Early Owner of ‘Dearfields’ Prominently Identified With Town
Source: Greenwich News: Thursday, March 17, 1932.
Colonel Thomas A. Mead, an early owner of “Dearfields” where today stands the new Franklin Simon & Co. store building, occupied a prominent place in the early history of Greenwich, serving the community with distinction in many capacities.
Born in 1799, the son of Richard Mead, a revolutionary figure long connected with Greenwich history, Colonel Mead spent almost his entire life in Greenwich, growing up to till the fertile acres of “Dearfields” as had his father before him. He died in 1892 after an active life which carried over a span of 91 years.
While Colonel Mead was primarily a farmer, shipping large quantities of milk to the New York markets and also producing grain and farm produce as well as raising large flocks of sheep, his interest in civic affairs was a keen one, his name appearing with frequency in accounts of early days as an advocate of progress and civic betterment.
Many interested in the early citizens of the town have often wondered as to the title of “Colonel” borne by Thomas A. Mead and some have even been of the belief that the title was an honorary one. However, such is not the case, he having served as lieutenant-colonel of the 9th Regiment from 1831 to 1833. The regiment had served with distinction in the Revolutionary War.
Colonel Mead served upon the school and town committees and at one time represented this section in the General Assembly. He was a member of a committee, with Silas Davis and William Timpany, which on October 5, 1835 was appointed to arrange for the construction of the first town hall in Greenwich. This building was later erected on the present site of the Soldier’s Monument, near the Second Congregational Church. In May, 1841, he served on a committee which went before the General Assembly to attempt to have the court house and jail moved from Fairfield to Norwalk. In October, 1854 he was one of a committee which secured prices upon property as a site for a town poor farm. This farm was finally located upon Pecksland Road and remained there until 1905. In 1855 he acted as one of the incorporators of the Greenwich Mutual Fire Insurance Company and as early as 1827 his interest in education was revealed when he was named among the founders of the Greenwich Academy.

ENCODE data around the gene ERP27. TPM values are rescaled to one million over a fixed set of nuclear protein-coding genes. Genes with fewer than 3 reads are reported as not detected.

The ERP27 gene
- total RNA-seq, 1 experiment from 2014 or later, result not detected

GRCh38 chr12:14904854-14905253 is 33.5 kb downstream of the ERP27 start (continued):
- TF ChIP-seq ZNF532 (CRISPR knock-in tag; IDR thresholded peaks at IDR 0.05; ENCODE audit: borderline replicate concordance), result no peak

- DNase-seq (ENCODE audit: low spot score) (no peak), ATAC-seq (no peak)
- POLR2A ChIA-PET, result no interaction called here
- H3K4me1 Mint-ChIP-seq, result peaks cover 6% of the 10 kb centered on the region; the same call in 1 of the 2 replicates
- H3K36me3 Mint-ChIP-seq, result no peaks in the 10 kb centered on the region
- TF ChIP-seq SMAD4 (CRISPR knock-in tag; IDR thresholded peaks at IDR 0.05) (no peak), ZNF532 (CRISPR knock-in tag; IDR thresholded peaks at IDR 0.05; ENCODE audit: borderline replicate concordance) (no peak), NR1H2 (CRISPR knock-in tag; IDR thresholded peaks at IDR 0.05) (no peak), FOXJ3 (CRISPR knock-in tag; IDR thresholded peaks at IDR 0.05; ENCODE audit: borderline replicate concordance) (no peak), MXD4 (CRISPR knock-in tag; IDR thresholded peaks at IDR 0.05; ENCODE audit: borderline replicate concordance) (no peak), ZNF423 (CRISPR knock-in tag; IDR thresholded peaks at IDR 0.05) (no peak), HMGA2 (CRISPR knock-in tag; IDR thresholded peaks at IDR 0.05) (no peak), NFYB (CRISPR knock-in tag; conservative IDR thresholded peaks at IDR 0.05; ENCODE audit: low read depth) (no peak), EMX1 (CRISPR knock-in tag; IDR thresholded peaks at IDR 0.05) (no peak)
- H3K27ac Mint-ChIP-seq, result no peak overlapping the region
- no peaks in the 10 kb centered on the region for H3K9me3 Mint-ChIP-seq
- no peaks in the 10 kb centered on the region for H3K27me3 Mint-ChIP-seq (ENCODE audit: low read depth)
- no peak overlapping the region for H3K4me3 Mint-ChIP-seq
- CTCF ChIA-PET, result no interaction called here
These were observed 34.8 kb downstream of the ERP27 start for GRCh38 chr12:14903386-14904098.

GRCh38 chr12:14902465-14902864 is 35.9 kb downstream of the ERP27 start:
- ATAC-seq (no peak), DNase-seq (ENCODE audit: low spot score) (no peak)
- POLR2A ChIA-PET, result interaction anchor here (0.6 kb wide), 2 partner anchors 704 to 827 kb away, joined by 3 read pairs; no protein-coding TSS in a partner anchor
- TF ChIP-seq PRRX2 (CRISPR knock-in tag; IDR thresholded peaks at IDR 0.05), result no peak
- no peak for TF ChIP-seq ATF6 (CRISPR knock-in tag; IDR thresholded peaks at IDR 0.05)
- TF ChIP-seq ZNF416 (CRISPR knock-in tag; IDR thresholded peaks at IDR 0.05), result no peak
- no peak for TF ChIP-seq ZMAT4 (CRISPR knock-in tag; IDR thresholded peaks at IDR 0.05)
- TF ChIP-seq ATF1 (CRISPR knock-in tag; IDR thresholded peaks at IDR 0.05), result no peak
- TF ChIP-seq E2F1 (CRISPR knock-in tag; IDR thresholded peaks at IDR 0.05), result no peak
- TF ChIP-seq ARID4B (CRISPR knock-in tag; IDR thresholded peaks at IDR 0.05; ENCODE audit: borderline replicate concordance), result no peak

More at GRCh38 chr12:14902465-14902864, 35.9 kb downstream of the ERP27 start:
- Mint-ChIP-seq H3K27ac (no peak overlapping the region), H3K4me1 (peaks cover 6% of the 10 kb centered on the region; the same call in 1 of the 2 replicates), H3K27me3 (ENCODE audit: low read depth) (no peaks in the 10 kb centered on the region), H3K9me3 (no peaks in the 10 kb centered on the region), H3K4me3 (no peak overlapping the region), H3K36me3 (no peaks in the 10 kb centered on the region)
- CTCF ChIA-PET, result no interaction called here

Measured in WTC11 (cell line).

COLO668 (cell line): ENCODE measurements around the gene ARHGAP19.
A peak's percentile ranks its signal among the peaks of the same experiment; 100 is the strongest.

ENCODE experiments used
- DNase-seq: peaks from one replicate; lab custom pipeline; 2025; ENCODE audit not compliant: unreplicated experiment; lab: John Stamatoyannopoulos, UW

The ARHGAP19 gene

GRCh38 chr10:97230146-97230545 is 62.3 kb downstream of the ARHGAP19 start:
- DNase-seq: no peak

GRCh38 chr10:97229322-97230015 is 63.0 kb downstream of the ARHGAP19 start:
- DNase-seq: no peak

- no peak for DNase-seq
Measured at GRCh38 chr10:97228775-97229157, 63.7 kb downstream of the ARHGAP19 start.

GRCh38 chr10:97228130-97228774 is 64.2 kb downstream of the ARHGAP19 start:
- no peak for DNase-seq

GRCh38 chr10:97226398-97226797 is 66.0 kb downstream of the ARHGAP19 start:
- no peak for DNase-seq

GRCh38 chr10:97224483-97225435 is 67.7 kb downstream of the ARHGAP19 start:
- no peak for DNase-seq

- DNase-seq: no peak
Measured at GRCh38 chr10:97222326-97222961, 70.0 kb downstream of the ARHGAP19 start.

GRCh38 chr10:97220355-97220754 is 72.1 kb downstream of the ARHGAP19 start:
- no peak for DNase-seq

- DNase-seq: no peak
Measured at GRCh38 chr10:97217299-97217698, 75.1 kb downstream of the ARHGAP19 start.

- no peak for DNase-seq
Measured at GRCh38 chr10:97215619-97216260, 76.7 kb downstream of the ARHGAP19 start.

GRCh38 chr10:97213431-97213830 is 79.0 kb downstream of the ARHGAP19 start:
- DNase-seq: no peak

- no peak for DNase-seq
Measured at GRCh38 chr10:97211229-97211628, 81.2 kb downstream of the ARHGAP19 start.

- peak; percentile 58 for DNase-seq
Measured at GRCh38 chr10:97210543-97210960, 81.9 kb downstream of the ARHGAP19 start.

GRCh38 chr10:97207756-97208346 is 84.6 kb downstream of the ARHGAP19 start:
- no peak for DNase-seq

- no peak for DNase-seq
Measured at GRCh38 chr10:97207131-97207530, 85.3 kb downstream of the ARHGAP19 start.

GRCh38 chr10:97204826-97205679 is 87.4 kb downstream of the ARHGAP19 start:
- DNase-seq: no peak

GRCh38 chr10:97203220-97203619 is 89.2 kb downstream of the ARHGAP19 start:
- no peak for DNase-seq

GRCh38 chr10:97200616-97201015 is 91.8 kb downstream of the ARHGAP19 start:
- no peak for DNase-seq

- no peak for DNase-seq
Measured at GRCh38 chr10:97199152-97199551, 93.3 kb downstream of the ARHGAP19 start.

That Colonel Mead was a wealthy man in his day is revealed by the account of an ancient transaction in which he loaned the sum of $10,000 to a relative. That he was progressive is also indicated through his association with real estate transactions of his day. He was one of the stockholders of the Rocky Neck Company, one of the first efforts of land speculators in Greenwich. This concern purchased a tract of land near Indian Harbor Point and subdivided it into approximately 58 lots which were sold by a form of public auction on March 23, 1837.
Colonel Mead and his nephew, Amos M. Brush, were also recorded as the owners of the old Congregational Church, which they purchased upon the erection of the new church, moving the building in 1860 to the northeast corner of Putnam Avenue and Sherwood Place where it stood for many long years.